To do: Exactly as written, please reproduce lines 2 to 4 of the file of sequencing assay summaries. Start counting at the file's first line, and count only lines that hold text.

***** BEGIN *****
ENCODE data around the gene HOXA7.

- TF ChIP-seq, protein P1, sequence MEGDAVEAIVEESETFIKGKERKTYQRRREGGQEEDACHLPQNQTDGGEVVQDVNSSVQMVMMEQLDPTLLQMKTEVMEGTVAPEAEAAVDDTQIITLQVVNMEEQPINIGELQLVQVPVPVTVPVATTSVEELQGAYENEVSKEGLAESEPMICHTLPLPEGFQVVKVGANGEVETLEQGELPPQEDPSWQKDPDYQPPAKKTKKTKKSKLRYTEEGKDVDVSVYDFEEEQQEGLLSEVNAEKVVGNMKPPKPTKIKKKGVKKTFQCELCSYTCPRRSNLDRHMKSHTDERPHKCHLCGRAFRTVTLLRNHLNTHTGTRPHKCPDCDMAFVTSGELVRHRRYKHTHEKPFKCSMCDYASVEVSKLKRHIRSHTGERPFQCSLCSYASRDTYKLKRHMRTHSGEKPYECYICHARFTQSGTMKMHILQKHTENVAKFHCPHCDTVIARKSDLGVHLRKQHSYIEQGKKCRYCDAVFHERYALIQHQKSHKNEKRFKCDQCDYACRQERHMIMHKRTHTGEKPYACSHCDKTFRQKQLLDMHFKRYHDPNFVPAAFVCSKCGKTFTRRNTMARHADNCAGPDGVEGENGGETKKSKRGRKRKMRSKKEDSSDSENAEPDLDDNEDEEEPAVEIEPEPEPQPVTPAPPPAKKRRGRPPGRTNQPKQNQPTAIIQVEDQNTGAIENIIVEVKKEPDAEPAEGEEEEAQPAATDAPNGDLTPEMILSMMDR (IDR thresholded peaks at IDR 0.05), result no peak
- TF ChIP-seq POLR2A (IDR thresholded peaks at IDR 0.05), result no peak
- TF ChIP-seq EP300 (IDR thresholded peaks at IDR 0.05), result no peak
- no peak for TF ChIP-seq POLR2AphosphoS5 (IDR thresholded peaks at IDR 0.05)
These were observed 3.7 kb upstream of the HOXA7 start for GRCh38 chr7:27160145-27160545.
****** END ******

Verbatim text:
- TF ChIP-seq, protein P1, sequence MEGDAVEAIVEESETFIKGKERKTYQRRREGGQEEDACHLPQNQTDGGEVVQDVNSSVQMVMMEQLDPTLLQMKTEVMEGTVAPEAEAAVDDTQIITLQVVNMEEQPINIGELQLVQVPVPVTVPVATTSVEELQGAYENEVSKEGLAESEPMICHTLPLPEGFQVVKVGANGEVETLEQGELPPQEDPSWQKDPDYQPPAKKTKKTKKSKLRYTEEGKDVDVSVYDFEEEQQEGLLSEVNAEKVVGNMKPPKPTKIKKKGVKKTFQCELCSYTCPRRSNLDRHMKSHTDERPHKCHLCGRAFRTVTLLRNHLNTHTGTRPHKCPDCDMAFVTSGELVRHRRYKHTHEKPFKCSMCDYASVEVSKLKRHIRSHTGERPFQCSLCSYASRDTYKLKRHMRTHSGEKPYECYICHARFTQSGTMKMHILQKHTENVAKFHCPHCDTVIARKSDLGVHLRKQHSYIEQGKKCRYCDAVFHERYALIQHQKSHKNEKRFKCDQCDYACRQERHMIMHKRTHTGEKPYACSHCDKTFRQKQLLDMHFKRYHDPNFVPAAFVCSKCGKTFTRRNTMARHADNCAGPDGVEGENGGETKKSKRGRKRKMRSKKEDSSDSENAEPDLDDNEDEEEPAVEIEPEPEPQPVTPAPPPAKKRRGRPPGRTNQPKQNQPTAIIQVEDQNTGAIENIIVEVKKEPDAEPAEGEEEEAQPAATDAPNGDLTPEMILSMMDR (IDR thresholded peaks at IDR 0.05), result no peak
- TF ChIP-seq POLR2A (IDR thresholded peaks at IDR 0.05), result no peak
- TF ChIP-seq EP300 (IDR thresholded peaks at IDR 0.05), result no peak